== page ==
Can government and investors make post-Brexit UK a green finance leader?

The recent Clean Growth Strategy has created a multi-billion-pound framework for low-carbon growth, but the UK Government is still keen to strengthen relationships with investors to tackle the "hard and challenging" times ahead.

The UK’s green economy is riding a wave of optimism at the moment. Recent reports have shown that efforts to decarbonise the nation since 2008 are bearing fruit; the UK is outperforming the rest of the G20 when it comes to decoupling carbon emissions from economic growth.

The 7.7% reduction in carbon intensity is part of an ongoing journey to cut overall carbon emissions by 80% by 2050, with an interim 57% target by 2032 as part of the fifth carbon budget.

The recent and long-awaited publication of the Clean Growth Strategy has buoyed the green economy, pledging to back low-carbon innovations to the tune of £2.5bn between 2015 and 2021.

But even with the foundations in place, the UK Government Department for Business, Energy and Industrial Strategy’s (BEIS) transformation director Catherine Bremner believes that “hard and challenging times” lie ahead.

Bremner appeared at a Bloomberg conference in London on Thursday (16 November), and explained that innovations were needed to accelerate progress in underperforming areas such as renewable heat and the built environment – but unlocking these solutions would require new relationships with the finance sector.

“It’s fair to say the really hard and challenging times are coming,” Bremner said. “If you look at the Clean Growth Strategy, it really outlines the Government’s intentions across the whole economy on what we need to do in terms of decarbonisation.

“But there are some barriers…one is around finance, and what things we can do to incentivise finance. We know we need a lot more venture capital, but it goes right the way across to rental mortgages, and what we can do to be a leader on climate insurance.”

If unlocking finance is a challenge, the Government is currently mapping out how to overcome it. In September, a Green Finance Taskforce launched to increase the revenue opportunities for low-carbon businesses and solutions.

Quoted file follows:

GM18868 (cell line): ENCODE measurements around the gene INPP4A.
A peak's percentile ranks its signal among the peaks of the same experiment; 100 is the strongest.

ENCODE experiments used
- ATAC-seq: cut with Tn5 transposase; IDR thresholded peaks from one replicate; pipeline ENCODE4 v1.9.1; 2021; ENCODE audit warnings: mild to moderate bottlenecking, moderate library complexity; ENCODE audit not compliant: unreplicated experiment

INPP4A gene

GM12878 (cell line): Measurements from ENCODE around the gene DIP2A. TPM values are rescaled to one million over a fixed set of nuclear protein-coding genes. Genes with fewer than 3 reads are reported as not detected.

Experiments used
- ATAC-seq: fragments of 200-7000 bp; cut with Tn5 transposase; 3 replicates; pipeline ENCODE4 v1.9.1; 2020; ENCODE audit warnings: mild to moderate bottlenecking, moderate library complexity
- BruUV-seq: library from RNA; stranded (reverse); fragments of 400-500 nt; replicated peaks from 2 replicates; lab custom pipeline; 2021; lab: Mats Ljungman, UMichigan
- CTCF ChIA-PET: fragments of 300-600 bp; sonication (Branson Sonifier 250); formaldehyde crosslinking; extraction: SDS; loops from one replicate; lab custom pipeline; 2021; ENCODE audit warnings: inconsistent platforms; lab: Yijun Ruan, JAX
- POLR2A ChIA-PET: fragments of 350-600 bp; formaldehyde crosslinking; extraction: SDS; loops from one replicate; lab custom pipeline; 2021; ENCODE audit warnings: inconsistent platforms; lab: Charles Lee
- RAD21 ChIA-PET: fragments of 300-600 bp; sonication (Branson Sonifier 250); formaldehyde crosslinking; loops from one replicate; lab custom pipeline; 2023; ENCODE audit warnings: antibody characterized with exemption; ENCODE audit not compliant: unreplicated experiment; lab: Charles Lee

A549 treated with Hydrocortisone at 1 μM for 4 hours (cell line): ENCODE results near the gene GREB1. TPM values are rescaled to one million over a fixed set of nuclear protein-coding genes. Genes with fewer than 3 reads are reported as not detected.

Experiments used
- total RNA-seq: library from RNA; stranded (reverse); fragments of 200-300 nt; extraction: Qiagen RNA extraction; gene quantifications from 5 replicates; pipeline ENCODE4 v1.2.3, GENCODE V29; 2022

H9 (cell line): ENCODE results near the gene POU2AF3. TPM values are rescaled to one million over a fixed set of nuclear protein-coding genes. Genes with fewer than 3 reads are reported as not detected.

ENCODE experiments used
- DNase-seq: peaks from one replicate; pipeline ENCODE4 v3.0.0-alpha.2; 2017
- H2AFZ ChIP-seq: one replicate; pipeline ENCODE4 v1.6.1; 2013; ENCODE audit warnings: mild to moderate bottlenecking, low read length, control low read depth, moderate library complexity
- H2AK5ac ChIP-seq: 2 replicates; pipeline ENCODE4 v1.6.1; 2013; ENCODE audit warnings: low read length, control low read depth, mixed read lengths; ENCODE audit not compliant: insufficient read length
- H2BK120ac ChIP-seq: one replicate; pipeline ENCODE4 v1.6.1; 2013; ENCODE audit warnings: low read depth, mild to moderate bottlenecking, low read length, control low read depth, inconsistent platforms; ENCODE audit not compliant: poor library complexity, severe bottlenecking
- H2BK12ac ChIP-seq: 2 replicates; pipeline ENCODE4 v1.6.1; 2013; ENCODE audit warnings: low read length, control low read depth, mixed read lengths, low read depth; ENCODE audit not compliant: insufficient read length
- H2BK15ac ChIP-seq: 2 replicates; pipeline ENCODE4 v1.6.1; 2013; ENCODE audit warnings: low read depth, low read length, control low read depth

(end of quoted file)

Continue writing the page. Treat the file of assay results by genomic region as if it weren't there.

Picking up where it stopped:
Top financial experts from Aviva, Barclays, HSBC, Legal & General, and the Bank of England will work alongside academics and sustainability experts to accelerate private sector funding in green technologies, infrastructure and innovative start-ups.

Bremner also noted that Barclays, the first UK bank to issue a green bond, was able to do so through the new information and data that the Government is making available to the finance sector.

Barclays’ £445m bond, which matures in 2023, intends to refinance residential mortgage properties across England and Wales based on the carbon intensity of each property. Originally, data to assess these performances, through Energy Performance Certificates, was only made available on an individual basis. In 2016, a decision was made to widen the access to this data.

According to Bremner, access to information is a key area of focus for this government and is viewed as a crucial enabler to providing knowledge for investors to target low-carbon projects.

“We’ve seen the emergence of the green bond market in recent years, it’s the first time that investors have signalled that they want to invest in green, and the context of defining what it means.

“Some of the barriers we’ve seen is about information, and how we can provide it around the different pathways and signalling…there’s this really interesting picture on what data the government has that can assist businesses.”

Brexit’s financial distraction

Falling technology costs, such as the “unprecedented” record low-strike price of £57.50 per MWh for offshore wind in the latest Contract for Difference (CfD) auction, have seen the attractiveness of renewables investment in the UK climb slightly.

Last month, the UK cemented its position in the top 10 rankings of the world’s most attractive countries for renewable energy investment. But with the uncertainty of Brexit still looming large, what do international investors make of the UK’s green finance prospects?